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Students with no etiquette can learn to eat properly tonight


By Victor Garcia
Arizona Daily Wildcat
Tuesday, October 5, 2004
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More than 75 students who can't tell their salad fork from their dinner fork or their wine glass from their water glass will gather in the Rincon Room in the Student Union Memorial Center tonight to brush up on basic dining etiquette in a business environment.

For many people who've had dinner with their boss or an interview over lunch, dining tends to become an adventure and a self-conscious experience, said Marcia Klipsch, assistant director of the Center for Retailing and Consumer Sciences.

The etiquette dinner, co-hosted by Students in Free Enterprise program and Kohl's, will help many fine-tune their approach to eating in business settings and help ease the pressure in high-tension situations, Klipsch said.

"People are uncomfortable about how to eat properly," Klipsch said. "That affects how you do your business and whether you're confident or not."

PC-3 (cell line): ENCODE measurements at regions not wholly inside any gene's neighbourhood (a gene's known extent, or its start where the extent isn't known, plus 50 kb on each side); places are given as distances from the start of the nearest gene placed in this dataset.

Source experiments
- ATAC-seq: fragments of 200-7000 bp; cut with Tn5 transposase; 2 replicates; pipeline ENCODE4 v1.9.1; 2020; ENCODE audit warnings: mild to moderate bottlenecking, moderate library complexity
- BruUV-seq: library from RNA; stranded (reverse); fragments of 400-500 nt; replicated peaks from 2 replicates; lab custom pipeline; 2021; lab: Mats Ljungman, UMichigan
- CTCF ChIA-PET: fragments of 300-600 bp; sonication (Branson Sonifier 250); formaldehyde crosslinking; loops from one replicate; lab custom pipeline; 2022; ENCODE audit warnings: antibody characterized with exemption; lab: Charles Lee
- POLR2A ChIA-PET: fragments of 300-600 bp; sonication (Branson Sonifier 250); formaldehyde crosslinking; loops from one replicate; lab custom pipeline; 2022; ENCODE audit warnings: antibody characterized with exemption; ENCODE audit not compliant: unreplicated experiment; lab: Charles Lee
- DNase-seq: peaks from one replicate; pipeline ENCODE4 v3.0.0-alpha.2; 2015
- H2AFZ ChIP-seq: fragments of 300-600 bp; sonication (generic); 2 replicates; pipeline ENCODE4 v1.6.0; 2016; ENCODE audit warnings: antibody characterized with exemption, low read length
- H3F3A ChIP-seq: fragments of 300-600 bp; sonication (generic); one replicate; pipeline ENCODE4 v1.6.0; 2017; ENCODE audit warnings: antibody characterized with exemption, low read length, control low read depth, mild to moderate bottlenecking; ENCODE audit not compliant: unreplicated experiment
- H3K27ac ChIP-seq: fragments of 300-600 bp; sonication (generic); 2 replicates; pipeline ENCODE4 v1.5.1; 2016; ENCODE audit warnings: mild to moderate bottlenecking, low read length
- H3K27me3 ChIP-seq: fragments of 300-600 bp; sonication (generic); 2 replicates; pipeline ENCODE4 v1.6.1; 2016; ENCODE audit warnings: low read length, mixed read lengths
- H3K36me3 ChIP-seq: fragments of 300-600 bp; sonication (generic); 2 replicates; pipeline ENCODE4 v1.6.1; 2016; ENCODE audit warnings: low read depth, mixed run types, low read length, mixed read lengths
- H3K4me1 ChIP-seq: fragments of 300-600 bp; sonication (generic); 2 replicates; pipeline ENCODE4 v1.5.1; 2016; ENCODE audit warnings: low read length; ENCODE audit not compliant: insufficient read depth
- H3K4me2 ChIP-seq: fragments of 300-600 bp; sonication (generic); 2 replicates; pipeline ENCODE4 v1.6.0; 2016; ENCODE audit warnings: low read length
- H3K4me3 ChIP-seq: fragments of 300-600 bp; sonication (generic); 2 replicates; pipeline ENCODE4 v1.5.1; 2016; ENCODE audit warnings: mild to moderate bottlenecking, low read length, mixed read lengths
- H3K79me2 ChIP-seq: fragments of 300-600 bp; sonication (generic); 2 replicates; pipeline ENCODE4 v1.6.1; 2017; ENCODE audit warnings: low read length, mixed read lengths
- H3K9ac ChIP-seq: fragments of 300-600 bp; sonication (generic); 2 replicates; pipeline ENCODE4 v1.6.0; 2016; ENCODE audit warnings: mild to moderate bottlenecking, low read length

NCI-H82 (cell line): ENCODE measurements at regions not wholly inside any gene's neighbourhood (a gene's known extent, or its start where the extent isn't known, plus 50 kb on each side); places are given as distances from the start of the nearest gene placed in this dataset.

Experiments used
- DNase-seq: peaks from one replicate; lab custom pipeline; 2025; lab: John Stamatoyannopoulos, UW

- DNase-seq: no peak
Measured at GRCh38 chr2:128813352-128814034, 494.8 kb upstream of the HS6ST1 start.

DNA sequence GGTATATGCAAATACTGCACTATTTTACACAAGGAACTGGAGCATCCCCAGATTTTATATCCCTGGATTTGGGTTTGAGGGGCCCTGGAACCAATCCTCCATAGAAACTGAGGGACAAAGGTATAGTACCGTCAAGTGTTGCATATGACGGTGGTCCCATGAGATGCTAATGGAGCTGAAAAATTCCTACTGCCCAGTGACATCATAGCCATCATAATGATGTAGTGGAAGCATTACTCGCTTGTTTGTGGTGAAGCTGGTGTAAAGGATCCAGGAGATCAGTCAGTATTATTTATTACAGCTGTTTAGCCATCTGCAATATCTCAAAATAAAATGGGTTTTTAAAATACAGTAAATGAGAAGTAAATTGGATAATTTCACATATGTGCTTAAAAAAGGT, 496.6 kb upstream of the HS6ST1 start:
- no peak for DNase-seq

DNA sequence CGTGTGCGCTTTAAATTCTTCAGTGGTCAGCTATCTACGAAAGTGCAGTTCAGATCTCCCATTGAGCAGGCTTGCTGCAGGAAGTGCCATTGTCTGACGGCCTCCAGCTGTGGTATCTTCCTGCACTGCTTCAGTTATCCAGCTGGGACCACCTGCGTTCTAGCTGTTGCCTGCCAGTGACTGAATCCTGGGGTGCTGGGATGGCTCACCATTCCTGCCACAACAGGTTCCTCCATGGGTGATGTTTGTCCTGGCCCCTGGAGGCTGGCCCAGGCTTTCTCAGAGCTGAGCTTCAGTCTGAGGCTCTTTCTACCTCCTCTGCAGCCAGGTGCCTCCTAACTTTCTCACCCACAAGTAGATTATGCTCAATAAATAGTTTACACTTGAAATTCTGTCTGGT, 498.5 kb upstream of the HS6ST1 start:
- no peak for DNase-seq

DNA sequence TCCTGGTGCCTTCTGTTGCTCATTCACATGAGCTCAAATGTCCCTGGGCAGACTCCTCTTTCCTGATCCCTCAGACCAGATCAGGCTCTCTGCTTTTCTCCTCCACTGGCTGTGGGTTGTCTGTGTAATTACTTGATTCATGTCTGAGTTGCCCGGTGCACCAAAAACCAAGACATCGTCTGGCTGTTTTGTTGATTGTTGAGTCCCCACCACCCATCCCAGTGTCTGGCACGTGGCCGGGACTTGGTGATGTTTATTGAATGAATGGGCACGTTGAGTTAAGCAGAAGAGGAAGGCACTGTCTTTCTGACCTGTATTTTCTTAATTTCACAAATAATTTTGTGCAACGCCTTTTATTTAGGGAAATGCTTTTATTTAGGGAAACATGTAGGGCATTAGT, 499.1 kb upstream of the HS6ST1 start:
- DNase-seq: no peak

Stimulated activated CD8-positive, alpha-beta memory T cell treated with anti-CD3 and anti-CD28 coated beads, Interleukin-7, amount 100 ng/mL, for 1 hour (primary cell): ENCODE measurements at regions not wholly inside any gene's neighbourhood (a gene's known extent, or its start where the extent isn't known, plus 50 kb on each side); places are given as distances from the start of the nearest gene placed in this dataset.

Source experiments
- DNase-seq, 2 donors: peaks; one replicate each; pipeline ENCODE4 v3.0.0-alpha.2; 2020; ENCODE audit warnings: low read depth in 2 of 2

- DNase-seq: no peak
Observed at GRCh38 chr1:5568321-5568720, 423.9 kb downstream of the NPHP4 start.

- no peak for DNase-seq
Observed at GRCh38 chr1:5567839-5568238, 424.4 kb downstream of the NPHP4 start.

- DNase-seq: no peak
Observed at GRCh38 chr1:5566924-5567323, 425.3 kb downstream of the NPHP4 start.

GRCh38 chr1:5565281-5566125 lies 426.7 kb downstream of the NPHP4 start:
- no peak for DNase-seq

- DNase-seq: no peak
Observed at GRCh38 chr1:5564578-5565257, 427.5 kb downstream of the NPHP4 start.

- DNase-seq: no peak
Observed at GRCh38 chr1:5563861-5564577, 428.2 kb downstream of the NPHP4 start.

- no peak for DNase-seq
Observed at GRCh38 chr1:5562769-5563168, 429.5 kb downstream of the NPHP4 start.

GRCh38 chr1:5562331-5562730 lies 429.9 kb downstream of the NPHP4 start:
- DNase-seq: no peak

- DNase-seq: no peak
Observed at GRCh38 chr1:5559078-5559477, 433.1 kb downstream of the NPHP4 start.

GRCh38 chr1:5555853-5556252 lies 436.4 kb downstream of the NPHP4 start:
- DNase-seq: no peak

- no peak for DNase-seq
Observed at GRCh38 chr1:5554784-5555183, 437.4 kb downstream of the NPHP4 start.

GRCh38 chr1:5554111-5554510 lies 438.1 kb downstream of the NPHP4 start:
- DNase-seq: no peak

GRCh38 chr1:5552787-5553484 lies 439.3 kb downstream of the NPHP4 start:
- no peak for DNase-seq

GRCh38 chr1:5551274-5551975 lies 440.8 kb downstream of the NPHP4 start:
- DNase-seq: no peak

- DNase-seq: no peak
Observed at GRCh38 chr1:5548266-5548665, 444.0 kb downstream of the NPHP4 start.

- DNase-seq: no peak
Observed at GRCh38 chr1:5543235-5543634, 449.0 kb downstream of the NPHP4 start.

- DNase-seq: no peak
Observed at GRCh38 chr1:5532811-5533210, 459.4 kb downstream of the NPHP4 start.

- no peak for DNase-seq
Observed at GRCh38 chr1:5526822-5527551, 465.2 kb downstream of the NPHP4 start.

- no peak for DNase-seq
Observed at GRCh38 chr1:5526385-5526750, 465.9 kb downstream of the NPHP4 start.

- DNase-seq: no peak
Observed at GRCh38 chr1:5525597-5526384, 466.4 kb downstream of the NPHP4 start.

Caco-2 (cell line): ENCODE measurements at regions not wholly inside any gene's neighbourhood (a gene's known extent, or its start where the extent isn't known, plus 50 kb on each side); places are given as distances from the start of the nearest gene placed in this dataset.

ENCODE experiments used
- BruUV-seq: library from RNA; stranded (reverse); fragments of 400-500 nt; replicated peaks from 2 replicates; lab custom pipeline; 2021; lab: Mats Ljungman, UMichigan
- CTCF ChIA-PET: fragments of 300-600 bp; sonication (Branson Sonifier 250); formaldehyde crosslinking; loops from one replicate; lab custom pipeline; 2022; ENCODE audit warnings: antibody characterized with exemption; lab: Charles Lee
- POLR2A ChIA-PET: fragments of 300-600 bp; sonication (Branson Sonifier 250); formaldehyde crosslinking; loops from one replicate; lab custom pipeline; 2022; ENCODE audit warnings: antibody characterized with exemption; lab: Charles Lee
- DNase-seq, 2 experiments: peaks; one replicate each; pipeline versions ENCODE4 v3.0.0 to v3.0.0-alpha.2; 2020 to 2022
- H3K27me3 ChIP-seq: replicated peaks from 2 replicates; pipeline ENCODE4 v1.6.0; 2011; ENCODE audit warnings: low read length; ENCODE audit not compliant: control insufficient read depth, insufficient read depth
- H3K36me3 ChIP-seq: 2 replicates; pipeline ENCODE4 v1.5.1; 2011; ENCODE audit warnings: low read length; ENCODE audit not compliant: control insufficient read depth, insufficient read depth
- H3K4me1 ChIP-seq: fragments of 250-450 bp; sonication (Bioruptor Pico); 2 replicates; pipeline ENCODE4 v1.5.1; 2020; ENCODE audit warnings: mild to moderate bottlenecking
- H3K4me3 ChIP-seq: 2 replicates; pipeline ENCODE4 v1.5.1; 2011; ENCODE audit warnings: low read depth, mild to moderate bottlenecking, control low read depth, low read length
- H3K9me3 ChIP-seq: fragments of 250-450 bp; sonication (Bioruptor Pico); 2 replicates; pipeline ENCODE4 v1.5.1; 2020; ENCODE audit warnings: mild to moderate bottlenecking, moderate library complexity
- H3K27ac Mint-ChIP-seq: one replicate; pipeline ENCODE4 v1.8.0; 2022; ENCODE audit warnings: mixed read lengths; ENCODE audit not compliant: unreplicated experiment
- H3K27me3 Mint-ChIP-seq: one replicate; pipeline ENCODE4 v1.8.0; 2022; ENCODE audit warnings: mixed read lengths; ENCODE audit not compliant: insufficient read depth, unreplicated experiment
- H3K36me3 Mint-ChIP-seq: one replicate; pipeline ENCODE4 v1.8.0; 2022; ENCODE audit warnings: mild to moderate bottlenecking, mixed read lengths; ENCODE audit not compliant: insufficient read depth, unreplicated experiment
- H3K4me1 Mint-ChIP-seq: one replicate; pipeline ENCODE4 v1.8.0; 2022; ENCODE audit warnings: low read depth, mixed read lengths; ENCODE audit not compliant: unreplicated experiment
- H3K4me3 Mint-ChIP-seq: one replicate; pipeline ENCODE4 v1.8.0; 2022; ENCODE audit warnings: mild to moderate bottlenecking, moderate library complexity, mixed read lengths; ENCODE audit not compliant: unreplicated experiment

Seventy-five spots were available and all are sold out.

"We have had a tremendous response," Klipsch said. "I think that shows a demand."

Dinner patrons can expect four courses: soup, salad, a main course and dessert.

Klipsch said she will be directing and advising students during the meal.

"We'll eat and discuss this whole thing while you go along," Klipsch said.

Klipsch, who puts together and hosts business etiquette meals as a side business, believes there is a demand for this type of education.

The dinner cost $5 and because of the big response, Klipsch said there might be plans for future etiquette dinners.

Some students believe the program will help people.

"I think it's smart because a lot of kids need this training," said Brandon Parrill, a pre-business freshman. "It gives you a start in the business world."

One student believes you can see the students' lack of refinement around campus and their need for this sort of training.

"It's actually not a bad idea. If you look around campus, people eat like slobs," said Charlie Kuoni, a journalism freshman. "A little brush-up isn't bad."

Theresa Rodriguez, a business marketing junior who participated in the course last year, said she learned a lot from it.

"It was great - it showed you how to act, the proper thing to do. It was very beneficial," Rodriguez said.

Students who attend must dress business casual.

"I learned a lot about manners and it was fun," said Alex Lombardi, an undeclared freshman who went to a similar program last year.



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